Assess my own work
Part 1 – These are some of the images that worked for me that I found really interesting.
Part 2 – More of the same from the course so far.
Part 3 – other ongoing work that was being done in tangent to course work.
Part 4 – some patterns and textures created for backgrounds and illustration layers.
I found this exercise a little daunting to say the least. The focus has been on getting the exercises and assignments completed to a deadline as much as possible, so taking time to reflect and assess is an odd process but a valuable one.
For the first and second boards I put work that I enjoyed on it and work that I felt worked for me as well as the brief. I also put up a variety because I found it interesting that I had such a mix of analogue and digital stuff.
However, there is a voice coming through but it is quite unfocused and a little quiet at present. Some of the stuff I have done I feel works great in pencils and then when I go to digitally finish them they lose some of their appeal or shine.
That happens but I have to question whether I’m clear on my intentions before making that decision to go digital. Overall, what I get is a sense that the job got done, but could it have been done in a better way by simply staying with a mixed media in analogue form? Watercolour or acrylic or even print may have brought the piece to life more rather than detract from it. It’s an interesting thought and I want to explore that.
For the images picked I still like the message conveyed in them and enjoy the lines and layout of them. For me the Fishbones menu feels like a success because it has the fewest elements in it and conveys the message well. I loved that I sketched it but used a png file to simply place it into the image rather than adjust it too much.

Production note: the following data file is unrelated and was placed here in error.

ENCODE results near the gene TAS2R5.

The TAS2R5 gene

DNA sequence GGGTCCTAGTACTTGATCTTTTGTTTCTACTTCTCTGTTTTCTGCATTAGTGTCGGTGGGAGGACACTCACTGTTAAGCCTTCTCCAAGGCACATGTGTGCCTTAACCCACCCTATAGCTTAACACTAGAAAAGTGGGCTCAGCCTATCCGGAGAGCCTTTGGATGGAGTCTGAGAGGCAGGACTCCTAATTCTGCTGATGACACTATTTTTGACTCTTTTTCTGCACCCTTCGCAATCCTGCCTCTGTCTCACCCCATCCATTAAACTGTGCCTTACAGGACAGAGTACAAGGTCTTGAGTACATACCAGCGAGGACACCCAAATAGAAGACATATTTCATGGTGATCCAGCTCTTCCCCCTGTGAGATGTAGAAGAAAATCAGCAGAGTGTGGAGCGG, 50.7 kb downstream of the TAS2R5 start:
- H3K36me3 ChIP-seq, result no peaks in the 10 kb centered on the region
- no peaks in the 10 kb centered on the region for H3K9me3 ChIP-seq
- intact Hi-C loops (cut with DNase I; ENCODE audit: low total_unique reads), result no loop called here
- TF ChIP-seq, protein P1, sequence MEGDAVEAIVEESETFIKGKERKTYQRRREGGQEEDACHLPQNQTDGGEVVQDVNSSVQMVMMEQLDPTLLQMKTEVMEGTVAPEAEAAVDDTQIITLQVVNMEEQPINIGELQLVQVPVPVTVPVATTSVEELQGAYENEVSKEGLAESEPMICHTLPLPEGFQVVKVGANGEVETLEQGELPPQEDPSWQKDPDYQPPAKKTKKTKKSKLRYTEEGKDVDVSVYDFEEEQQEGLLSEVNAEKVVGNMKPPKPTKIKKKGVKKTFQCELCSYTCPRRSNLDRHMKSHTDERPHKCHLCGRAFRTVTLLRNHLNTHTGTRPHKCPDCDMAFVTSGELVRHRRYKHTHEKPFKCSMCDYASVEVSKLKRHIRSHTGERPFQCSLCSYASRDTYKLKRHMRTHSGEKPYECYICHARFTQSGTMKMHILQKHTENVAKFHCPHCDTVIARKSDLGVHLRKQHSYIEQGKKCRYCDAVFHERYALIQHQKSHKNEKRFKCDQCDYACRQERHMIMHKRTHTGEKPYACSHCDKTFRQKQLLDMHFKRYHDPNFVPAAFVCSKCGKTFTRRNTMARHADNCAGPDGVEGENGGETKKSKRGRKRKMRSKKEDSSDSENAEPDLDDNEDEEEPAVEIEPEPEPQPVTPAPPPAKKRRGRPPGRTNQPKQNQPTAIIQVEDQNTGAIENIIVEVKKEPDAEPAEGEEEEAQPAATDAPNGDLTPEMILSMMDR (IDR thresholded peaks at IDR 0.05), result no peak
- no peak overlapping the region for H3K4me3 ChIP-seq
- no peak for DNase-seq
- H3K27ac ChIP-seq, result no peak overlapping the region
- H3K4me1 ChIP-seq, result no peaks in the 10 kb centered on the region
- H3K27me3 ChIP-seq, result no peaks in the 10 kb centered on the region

The lighthouse image is also a success as it came from a composite image I created using cut outs of bits of images. I felt that the sketched version created was a lovely piece of line work to support the book cover. The sketches of the 3 girls for it didn’t work out so well and I would have been better taking a different approach.
I think my sketches in black and white could lend to a print well and could be used as an image for a picture in the home or as a print on a tote bag or cushion. Some of the more detailed patterns would work as cushion or curtain material while others might work well on a t-shirt. The simpler designs work best on apparel I think.
For the fruit and tea instructions they’d work great on pictures for the kitchen while the lighthouse could be for a bathroom image.
For other designs and textures I created to use as a background in my images, I think they’d work as a surface pattern design.
Some of them are a little intense so I’d probably try and group them into a collection and tone down the brightness.
Here are some mock ups of the patterns and designs created originally for textures in illustration backgrounds. Some of them work well in fabric form and using this great template from a Skillshare class, I could see how they would work on products.
Some of the scales are a little off as I wasn’t sure how to manipulate the image fully, but as a test this was great fun. I even went back and manipulated some of the earlier images such as the Nancy Drew book cover, and although you can’t see the image there were some great textures that came across in the bag and lamp design. My book cover for Alice in Wonderland made a lovely fabric print for the dress too.
Overall it was surprising to see how well some of the designs worked, as they hadn’t been created with that type of application in mind. The crossover was interesting.